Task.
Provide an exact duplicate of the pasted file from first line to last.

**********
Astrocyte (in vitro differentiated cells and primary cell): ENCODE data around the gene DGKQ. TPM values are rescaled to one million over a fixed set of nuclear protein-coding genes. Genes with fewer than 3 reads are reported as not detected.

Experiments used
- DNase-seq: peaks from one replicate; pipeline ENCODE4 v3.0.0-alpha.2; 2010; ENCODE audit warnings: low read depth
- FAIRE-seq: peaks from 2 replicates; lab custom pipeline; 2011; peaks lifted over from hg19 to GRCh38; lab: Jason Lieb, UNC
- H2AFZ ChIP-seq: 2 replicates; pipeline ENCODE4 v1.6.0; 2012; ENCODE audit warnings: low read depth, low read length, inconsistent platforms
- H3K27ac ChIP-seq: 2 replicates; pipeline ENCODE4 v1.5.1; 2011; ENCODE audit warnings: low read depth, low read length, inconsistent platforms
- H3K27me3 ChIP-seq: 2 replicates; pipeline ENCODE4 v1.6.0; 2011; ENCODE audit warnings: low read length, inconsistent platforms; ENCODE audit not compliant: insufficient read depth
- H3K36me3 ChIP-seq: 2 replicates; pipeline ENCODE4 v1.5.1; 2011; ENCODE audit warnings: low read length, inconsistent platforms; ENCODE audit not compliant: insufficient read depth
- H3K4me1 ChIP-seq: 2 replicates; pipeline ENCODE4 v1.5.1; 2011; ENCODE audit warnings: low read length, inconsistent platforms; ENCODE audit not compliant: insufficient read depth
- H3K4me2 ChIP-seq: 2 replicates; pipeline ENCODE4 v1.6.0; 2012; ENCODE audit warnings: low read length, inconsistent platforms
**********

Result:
Astrocyte (in vitro differentiated cells and primary cell): ENCODE data around the gene DGKQ. TPM values are rescaled to one million over a fixed set of nuclear protein-coding genes. Genes with fewer than 3 reads are reported as not detected.

Experiments used
- DNase-seq: peaks from one replicate; pipeline ENCODE4 v3.0.0-alpha.2; 2010; ENCODE audit warnings: low read depth
- FAIRE-seq: peaks from 2 replicates; lab custom pipeline; 2011; peaks lifted over from hg19 to GRCh38; lab: Jason Lieb, UNC
- H2AFZ ChIP-seq: 2 replicates; pipeline ENCODE4 v1.6.0; 2012; ENCODE audit warnings: low read depth, low read length, inconsistent platforms
- H3K27ac ChIP-seq: 2 replicates; pipeline ENCODE4 v1.5.1; 2011; ENCODE audit warnings: low read depth, low read length, inconsistent platforms
- H3K27me3 ChIP-seq: 2 replicates; pipeline ENCODE4 v1.6.0; 2011; ENCODE audit warnings: low read length, inconsistent platforms; ENCODE audit not compliant: insufficient read depth
- H3K36me3 ChIP-seq: 2 replicates; pipeline ENCODE4 v1.5.1; 2011; ENCODE audit warnings: low read length, inconsistent platforms; ENCODE audit not compliant: insufficient read depth
- H3K4me1 ChIP-seq: 2 replicates; pipeline ENCODE4 v1.5.1; 2011; ENCODE audit warnings: low read length, inconsistent platforms; ENCODE audit not compliant: insufficient read depth
- H3K4me2 ChIP-seq: 2 replicates; pipeline ENCODE4 v1.6.0; 2012; ENCODE audit warnings: low read length, inconsistent platforms